Cutting down on clutter with the Outbox Method

We are only human, descendants of Homo Habilis the tool user, and we get emotionally attached to our tools and memorabilia, loath to discard anything that has use or value or recalls memories.  In time this causes clutter as we acquire more durable goods than we donate, recycle or discard.  When I chose to move from Cape Town to Ireland, I also desired to strip away clutter and start afresh with only things I would actually use, plus a few sentimental or beautiful items.  In the process, I've refined a trivially simple but effective method to cut down clutter and prevent accumulation sometimes called the Outbox Method.

Letting go
The insight I (and many others) had is that it is stressful to let go of a many of your belongings at at once, or to let go of a belonging quickly. So, the trick is to let go gradually, both in number of items and taking time over it. To this end I placed a box by the front door, and every now and then I would look through my clothes and belongings and put the least-wanted items in the box, no matter if they were perfectly functional or could fetch money on Gumtree.  It didn't feel like I was throwing them away, more like I was segregating the things I wanted the least, and I could always pick it out of the box if I needed it or changed my mind - and sometimes I did.  After some time, the box gets full, and this is when I would make a trip to the local charity shop and donate the whole lot.

Over the 4 months preceding the move, I made a trip to the charity shop roughly every two or three weeks, both hands holding bags of clothes and goods.  In the end, I brought 29kg on the plane, 106kg in airfreight (of which 22kg were books), and left 65kg of filing in a cupboard at my parents' home.  Since arriving in Ireland, I have donated yet another bag of clothes and three bags of goods - the latter bulked up with a lot of hangers I have no closet space for.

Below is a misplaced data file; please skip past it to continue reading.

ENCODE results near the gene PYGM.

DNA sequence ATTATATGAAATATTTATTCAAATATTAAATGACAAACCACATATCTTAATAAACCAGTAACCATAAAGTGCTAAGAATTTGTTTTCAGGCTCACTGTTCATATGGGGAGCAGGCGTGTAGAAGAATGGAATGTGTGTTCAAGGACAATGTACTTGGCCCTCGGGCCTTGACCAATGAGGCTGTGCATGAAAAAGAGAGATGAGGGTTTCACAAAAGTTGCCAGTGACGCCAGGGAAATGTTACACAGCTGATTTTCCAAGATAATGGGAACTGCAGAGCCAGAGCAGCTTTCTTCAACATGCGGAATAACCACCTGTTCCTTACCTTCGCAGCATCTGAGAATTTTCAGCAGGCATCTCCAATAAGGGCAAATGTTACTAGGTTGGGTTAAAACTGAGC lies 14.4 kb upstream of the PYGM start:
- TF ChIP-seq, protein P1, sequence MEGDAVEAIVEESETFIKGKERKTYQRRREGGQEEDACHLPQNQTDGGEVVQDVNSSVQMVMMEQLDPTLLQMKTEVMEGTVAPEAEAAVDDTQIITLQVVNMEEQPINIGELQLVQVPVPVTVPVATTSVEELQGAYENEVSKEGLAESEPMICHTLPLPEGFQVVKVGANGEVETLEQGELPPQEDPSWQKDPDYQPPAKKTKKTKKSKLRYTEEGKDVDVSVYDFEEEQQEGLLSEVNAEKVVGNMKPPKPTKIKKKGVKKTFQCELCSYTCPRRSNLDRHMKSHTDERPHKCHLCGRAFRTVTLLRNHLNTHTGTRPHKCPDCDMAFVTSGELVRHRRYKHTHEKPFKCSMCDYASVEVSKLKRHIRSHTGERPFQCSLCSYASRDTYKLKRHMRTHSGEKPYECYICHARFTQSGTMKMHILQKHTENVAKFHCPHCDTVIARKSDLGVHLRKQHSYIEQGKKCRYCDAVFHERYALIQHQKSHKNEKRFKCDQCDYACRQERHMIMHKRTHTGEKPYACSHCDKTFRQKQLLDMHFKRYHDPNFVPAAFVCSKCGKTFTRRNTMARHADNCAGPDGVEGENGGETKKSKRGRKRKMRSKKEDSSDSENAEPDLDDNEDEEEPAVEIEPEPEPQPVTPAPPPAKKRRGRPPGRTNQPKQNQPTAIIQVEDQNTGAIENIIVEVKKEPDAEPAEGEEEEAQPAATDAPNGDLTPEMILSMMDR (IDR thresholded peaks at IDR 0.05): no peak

One in, one out
The outbox has worked great for a mission to cut down clutter, but how does one prevent it accumulating with every trip to the mall?  For the last year or so I've been applying a "one-in, one-out" principle, that if I buy something new, I should put some equivalent amount of items in the outbox, preferably a similar item.  Unless I am desperately short of t-shirts, for every new t-shirt I buy an old shirt goes in the outbox.

Dress better without buying anything
An aside on wardrobes: they tend to be tiered, with house clothes, casual clothes, work clothes, clothes for going out, and formal clothes.  I've found that if you donate your house clothes, you don't suddenly find yourself with nothing to wear - rather your oldest casual clothes become your house clothes, and some evening-out clothes become casual clothes.  In other words, you can improve your wardrobe not just by buying new items, but by donating old ones.

Right now I have very little clutter, everything fits in the cupboards, and I intend to keep it that way.  Yes, that is my living room.

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